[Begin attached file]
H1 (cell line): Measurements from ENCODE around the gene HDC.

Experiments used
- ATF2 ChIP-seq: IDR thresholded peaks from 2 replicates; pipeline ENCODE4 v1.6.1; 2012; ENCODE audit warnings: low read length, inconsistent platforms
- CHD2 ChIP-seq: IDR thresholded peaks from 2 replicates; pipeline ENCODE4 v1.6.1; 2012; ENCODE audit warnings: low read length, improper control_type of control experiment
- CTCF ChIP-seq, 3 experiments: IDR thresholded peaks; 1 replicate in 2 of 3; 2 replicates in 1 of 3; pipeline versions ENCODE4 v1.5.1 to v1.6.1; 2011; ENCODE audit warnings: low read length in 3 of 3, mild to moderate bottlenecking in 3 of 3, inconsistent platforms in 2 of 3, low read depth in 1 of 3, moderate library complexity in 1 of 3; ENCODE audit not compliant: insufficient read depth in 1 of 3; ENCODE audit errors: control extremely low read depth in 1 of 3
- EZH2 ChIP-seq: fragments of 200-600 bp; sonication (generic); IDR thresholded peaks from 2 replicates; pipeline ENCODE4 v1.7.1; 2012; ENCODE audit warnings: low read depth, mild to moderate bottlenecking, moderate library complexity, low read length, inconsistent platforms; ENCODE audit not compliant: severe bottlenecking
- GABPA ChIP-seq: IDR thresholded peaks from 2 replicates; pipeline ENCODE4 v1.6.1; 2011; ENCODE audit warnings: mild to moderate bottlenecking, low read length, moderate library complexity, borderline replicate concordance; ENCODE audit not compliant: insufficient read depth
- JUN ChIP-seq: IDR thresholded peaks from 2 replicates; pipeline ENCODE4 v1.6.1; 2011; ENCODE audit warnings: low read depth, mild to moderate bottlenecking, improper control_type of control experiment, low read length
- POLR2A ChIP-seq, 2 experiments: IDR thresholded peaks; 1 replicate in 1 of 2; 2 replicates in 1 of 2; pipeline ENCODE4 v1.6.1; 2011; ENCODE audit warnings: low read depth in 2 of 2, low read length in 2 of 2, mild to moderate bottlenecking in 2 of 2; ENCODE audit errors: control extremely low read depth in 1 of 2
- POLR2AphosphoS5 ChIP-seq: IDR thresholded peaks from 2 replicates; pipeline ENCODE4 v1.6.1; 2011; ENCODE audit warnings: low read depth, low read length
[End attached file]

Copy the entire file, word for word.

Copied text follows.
H1 (cell line): Measurements from ENCODE around the gene HDC.

Experiments used
- ATF2 ChIP-seq: IDR thresholded peaks from 2 replicates; pipeline ENCODE4 v1.6.1; 2012; ENCODE audit warnings: low read length, inconsistent platforms
- CHD2 ChIP-seq: IDR thresholded peaks from 2 replicates; pipeline ENCODE4 v1.6.1; 2012; ENCODE audit warnings: low read length, improper control_type of control experiment
- CTCF ChIP-seq, 3 experiments: IDR thresholded peaks; 1 replicate in 2 of 3; 2 replicates in 1 of 3; pipeline versions ENCODE4 v1.5.1 to v1.6.1; 2011; ENCODE audit warnings: low read length in 3 of 3, mild to moderate bottlenecking in 3 of 3, inconsistent platforms in 2 of 3, low read depth in 1 of 3, moderate library complexity in 1 of 3; ENCODE audit not compliant: insufficient read depth in 1 of 3; ENCODE audit errors: control extremely low read depth in 1 of 3
- EZH2 ChIP-seq: fragments of 200-600 bp; sonication (generic); IDR thresholded peaks from 2 replicates; pipeline ENCODE4 v1.7.1; 2012; ENCODE audit warnings: low read depth, mild to moderate bottlenecking, moderate library complexity, low read length, inconsistent platforms; ENCODE audit not compliant: severe bottlenecking
- GABPA ChIP-seq: IDR thresholded peaks from 2 replicates; pipeline ENCODE4 v1.6.1; 2011; ENCODE audit warnings: mild to moderate bottlenecking, low read length, moderate library complexity, borderline replicate concordance; ENCODE audit not compliant: insufficient read depth
- JUN ChIP-seq: IDR thresholded peaks from 2 replicates; pipeline ENCODE4 v1.6.1; 2011; ENCODE audit warnings: low read depth, mild to moderate bottlenecking, improper control_type of control experiment, low read length
- POLR2A ChIP-seq, 2 experiments: IDR thresholded peaks; 1 replicate in 1 of 2; 2 replicates in 1 of 2; pipeline ENCODE4 v1.6.1; 2011; ENCODE audit warnings: low read depth in 2 of 2, low read length in 2 of 2, mild to moderate bottlenecking in 2 of 2; ENCODE audit errors: control extremely low read depth in 1 of 2
- POLR2AphosphoS5 ChIP-seq: IDR thresholded peaks from 2 replicates; pipeline ENCODE4 v1.6.1; 2011; ENCODE audit warnings: low read depth, low read length